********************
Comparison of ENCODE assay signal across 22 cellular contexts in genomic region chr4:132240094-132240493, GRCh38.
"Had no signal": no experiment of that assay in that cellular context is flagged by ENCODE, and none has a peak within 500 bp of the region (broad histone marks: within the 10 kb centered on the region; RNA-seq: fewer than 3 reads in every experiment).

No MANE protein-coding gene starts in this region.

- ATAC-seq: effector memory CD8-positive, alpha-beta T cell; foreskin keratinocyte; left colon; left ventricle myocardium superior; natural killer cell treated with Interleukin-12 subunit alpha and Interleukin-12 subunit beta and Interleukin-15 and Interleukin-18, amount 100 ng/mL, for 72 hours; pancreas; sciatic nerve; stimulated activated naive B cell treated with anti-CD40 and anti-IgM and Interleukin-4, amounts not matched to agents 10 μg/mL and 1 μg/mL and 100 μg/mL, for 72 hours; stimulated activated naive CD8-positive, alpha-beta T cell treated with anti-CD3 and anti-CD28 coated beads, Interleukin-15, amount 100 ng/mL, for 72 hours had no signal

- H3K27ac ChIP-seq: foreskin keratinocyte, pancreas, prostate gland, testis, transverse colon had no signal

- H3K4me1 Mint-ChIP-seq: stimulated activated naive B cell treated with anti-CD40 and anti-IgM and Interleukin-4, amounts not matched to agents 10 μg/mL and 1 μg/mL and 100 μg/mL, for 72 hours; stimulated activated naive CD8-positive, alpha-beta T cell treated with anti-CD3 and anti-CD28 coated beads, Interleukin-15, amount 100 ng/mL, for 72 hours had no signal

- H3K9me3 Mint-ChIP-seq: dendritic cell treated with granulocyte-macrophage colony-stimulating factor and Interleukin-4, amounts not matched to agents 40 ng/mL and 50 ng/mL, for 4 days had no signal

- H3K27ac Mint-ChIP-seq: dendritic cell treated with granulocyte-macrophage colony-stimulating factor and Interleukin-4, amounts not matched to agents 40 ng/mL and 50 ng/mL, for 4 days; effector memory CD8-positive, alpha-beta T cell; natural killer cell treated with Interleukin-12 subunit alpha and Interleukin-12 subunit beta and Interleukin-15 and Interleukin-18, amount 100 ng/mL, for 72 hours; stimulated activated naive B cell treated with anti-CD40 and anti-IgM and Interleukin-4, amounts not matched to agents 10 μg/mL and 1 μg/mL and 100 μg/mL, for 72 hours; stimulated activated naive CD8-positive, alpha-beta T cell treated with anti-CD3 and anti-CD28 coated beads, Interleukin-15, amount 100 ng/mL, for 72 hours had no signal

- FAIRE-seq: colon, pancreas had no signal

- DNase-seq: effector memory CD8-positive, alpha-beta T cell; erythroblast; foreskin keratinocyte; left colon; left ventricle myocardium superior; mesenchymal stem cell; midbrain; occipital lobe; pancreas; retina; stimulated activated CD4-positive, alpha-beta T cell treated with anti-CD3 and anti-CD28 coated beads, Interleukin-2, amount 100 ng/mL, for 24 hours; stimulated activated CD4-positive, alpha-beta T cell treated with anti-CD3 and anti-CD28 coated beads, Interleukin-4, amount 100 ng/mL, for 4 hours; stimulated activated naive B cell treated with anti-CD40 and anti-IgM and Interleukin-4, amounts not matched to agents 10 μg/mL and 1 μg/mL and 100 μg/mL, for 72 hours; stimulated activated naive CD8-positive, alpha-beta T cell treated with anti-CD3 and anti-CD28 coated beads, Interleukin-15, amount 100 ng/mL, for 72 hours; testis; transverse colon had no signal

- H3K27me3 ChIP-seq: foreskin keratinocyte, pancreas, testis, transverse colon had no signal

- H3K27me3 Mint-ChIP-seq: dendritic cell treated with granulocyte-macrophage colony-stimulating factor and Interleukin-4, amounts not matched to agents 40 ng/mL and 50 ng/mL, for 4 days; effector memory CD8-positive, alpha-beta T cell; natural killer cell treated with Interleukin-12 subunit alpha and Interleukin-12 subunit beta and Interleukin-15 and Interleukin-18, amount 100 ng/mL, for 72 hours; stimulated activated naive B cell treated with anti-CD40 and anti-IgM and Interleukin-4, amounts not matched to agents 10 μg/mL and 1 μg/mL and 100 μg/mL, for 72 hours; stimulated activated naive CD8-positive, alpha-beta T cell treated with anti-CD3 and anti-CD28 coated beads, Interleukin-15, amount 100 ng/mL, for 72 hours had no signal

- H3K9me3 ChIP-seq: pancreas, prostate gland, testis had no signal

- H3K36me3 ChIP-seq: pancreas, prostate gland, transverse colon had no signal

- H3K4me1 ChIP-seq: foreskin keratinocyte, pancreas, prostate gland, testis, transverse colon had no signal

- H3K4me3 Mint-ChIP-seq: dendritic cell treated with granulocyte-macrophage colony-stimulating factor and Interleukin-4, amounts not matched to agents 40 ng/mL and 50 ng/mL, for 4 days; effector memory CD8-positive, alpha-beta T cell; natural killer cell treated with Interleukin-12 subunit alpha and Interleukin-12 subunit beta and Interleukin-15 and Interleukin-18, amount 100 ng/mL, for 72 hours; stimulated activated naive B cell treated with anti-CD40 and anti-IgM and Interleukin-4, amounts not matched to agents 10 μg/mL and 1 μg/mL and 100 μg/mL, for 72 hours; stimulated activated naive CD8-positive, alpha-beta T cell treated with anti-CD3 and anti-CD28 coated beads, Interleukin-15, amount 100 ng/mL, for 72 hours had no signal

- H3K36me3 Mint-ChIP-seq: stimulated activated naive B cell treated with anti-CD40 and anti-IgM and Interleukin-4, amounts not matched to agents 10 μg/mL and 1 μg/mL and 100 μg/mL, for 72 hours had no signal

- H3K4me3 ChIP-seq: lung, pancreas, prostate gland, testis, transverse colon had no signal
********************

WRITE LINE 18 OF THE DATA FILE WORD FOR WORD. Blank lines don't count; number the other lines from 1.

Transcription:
- H3K4me3 ChIP-seq: lung, pancreas, prostate gland, testis, transverse colon had no signal